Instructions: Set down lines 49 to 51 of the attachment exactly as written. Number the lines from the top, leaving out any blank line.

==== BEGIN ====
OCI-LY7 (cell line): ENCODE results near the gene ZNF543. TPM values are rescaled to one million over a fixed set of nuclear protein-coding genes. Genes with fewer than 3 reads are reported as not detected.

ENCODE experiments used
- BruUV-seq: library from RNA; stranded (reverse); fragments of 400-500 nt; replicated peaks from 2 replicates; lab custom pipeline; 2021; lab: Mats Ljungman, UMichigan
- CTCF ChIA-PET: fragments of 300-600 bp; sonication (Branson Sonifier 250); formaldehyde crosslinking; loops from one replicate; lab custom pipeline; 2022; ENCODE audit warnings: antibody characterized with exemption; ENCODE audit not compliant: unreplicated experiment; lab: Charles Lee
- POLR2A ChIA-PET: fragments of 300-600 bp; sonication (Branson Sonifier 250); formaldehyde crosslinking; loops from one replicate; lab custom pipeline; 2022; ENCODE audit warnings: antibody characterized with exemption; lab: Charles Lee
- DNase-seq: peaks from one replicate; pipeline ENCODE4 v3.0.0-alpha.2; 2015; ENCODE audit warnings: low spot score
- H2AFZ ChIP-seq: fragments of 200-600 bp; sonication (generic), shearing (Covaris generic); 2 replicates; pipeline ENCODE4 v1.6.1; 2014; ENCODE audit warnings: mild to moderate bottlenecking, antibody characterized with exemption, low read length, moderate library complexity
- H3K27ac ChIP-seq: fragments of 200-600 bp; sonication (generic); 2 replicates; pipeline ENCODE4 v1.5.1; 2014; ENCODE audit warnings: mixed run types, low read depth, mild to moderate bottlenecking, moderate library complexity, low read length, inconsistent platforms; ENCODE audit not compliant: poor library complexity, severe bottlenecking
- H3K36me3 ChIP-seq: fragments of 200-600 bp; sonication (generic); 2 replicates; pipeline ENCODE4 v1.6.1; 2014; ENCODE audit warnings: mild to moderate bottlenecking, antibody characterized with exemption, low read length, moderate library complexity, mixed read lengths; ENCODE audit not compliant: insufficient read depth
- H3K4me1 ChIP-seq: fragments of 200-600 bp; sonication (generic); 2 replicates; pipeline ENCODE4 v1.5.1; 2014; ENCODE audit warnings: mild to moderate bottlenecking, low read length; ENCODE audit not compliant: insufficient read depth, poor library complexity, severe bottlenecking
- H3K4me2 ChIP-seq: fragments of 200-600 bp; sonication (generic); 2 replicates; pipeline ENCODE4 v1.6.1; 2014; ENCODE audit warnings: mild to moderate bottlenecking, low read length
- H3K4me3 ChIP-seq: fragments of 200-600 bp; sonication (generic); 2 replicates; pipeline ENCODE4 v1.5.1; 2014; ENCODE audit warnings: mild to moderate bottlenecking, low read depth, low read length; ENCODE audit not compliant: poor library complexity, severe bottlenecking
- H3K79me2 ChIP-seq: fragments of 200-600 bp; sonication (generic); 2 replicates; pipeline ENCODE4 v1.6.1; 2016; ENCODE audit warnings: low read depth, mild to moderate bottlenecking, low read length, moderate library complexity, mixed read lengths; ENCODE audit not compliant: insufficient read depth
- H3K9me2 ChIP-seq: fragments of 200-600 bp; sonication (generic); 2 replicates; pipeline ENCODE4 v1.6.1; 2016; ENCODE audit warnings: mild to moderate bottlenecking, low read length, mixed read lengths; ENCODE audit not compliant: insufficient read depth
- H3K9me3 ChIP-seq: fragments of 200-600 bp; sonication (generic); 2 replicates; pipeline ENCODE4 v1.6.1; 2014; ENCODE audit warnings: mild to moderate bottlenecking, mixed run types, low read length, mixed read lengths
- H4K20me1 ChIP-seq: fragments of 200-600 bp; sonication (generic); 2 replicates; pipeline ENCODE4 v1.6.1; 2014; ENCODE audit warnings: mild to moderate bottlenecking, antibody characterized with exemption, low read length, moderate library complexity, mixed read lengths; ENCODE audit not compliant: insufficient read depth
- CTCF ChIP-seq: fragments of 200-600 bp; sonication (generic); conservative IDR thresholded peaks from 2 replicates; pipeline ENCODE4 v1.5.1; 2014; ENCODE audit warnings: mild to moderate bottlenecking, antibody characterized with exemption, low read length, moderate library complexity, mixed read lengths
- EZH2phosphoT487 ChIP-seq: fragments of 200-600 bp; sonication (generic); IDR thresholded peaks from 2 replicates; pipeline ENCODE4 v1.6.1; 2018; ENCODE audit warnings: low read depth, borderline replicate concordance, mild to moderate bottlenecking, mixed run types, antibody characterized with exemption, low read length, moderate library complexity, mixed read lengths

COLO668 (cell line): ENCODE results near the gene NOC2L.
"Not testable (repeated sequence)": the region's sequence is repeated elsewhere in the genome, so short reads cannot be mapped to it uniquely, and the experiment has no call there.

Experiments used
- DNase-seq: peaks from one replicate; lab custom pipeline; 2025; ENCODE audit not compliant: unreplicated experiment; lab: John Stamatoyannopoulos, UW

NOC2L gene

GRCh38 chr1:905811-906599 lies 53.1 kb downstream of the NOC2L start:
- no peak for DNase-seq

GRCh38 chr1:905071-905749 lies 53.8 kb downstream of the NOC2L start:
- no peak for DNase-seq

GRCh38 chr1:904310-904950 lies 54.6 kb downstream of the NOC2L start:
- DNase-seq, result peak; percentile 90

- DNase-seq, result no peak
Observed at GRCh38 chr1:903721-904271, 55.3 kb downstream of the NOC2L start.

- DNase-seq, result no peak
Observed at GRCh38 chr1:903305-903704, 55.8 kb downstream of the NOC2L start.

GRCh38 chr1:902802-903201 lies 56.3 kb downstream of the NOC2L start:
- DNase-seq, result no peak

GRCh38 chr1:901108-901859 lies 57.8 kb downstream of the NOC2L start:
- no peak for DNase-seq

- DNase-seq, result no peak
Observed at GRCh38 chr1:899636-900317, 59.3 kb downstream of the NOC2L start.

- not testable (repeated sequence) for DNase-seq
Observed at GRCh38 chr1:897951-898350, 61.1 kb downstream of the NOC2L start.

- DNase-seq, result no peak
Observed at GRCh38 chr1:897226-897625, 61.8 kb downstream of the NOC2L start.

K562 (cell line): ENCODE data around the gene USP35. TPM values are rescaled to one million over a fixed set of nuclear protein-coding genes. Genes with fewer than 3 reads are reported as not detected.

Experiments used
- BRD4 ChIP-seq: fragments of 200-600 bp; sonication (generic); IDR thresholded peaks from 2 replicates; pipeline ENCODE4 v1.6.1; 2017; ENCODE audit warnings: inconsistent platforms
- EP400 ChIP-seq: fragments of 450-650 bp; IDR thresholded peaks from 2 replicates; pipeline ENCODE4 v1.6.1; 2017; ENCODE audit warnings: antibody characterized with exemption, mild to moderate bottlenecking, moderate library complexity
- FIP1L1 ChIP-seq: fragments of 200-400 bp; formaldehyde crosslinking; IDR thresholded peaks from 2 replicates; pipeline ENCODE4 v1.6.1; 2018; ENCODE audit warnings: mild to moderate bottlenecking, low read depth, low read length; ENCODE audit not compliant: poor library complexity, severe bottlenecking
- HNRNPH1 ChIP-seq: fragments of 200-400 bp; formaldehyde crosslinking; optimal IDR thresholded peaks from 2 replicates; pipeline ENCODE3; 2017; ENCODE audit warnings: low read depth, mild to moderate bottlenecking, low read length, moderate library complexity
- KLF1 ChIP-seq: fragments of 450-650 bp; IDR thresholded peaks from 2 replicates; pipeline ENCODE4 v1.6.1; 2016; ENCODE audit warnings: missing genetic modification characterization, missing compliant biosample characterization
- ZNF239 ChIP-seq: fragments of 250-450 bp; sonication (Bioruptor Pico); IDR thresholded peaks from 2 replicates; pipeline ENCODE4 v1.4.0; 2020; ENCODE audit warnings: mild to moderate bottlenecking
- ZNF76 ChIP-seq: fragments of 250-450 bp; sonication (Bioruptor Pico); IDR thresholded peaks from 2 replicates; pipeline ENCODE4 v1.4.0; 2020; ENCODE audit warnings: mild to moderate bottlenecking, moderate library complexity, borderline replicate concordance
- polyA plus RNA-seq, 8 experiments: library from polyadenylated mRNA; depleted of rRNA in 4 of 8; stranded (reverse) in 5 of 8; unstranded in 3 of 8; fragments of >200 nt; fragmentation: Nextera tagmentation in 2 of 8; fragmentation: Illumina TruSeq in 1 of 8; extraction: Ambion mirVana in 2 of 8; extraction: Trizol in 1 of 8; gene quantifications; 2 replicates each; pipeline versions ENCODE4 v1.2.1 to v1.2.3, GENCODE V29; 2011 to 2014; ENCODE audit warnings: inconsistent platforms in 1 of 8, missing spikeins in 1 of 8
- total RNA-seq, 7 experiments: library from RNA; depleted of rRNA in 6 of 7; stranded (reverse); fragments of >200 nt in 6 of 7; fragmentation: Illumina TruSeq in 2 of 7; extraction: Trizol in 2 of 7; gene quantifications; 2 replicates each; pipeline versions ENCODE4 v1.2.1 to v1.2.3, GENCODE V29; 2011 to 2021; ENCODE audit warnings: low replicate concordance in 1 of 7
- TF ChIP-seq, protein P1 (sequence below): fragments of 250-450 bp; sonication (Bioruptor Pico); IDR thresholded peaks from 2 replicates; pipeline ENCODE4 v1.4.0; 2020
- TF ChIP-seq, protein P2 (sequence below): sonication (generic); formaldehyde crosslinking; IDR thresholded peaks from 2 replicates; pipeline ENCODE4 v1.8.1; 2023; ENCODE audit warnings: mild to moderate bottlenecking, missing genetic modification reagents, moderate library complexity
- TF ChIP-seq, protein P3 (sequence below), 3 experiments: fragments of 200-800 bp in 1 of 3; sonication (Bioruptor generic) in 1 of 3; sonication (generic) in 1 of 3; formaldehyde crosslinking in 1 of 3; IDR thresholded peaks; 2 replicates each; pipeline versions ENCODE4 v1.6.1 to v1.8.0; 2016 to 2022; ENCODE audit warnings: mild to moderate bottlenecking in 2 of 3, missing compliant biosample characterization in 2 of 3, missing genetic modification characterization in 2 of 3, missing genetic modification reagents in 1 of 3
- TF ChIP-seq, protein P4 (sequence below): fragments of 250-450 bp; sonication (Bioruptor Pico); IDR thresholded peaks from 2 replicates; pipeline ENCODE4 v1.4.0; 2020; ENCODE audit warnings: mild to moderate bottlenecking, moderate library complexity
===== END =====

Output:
- HNRNPH1 ChIP-seq: fragments of 200-400 bp; formaldehyde crosslinking; optimal IDR thresholded peaks from 2 replicates; pipeline ENCODE3; 2017; ENCODE audit warnings: low read depth, mild to moderate bottlenecking, low read length, moderate library complexity
- KLF1 ChIP-seq: fragments of 450-650 bp; IDR thresholded peaks from 2 replicates; pipeline ENCODE4 v1.6.1; 2016; ENCODE audit warnings: missing genetic modification characterization, missing compliant biosample characterization
- ZNF239 ChIP-seq: fragments of 250-450 bp; sonication (Bioruptor Pico); IDR thresholded peaks from 2 replicates; pipeline ENCODE4 v1.4.0; 2020; ENCODE audit warnings: mild to moderate bottlenecking